Find out more in Michael Korstick’s Beethoven ABC

Korstick masters one of the largest repertoires among the pianists of our time. How did he come to this?

„Why I have accumulated such a wide repertoire besides my passion for Beethoven? I think it’s simply curiosity“, answers Michael Korstick. Curiosity for music, for composers, their message, their language, their ideas. To find challenges and solutions. For Korstick, to work on new pieces is a stimulating experience rather than toil, and even in pieces which he has performed many times he  keeps finding fascinating new aspects. The enormous width of his repertoire turns into an advantage here: „When I do a piece for the 150th time, I have been working on so many other things between the 150 previous times, so every time I come back to this piece I notice new things and discover fresh aspects. That way it never gets stale, it remains a challenge even on the 151st time.“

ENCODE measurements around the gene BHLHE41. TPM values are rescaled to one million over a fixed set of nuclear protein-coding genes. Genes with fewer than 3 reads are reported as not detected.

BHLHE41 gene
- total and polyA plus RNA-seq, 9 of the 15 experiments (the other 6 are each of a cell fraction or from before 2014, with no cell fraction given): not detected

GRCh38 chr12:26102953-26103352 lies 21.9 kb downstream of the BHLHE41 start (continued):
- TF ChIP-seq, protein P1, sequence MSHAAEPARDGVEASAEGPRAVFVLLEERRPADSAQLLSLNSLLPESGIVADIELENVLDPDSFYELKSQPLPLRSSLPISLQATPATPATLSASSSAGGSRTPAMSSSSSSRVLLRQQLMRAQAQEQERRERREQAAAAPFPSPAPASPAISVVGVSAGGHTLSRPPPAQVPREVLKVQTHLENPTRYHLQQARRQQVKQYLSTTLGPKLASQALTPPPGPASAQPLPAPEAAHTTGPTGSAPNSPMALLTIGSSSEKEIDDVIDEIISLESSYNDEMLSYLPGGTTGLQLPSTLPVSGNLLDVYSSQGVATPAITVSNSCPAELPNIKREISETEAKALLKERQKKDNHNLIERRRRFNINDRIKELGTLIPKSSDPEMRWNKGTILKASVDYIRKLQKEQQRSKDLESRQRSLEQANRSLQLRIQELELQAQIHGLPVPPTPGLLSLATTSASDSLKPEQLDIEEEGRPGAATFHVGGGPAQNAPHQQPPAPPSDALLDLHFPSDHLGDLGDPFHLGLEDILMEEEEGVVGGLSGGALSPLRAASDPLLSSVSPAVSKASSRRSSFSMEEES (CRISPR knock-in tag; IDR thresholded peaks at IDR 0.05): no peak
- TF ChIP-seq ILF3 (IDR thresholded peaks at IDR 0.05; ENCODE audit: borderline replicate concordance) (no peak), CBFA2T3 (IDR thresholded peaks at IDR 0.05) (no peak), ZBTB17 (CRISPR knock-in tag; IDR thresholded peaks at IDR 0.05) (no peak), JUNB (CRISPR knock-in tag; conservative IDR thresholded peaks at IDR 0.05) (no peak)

Testing the boundaries
Michael Korstick's piano playing is repeatedly described as extremist. What is it all about?

„It amuses me when I read occasionally that some people use the term ‘extreme’ when they discuss aspects of my interpretations – I don’t find that at all“, says a smiling Michael Korstick. What really interests him is the maximum range of expression: how slowly can a slow passage be played, how much power is possible in a loud place? Korstick is not fond of one-dimensional smoothness, instead he always tries to test the limits of what is possible and meaningful. How far can one go keep a piece of music meaningful according to the composer’s intentions? „It is absolutely not the case that I would simply try to play a fast movement as fast as possible! What I’m trying to do is to find out where the exact point is when increasing the speed further doesn’t make things better but worse. This is where the boundary lies, the limit of what the composer intended, and this point is the optimum.“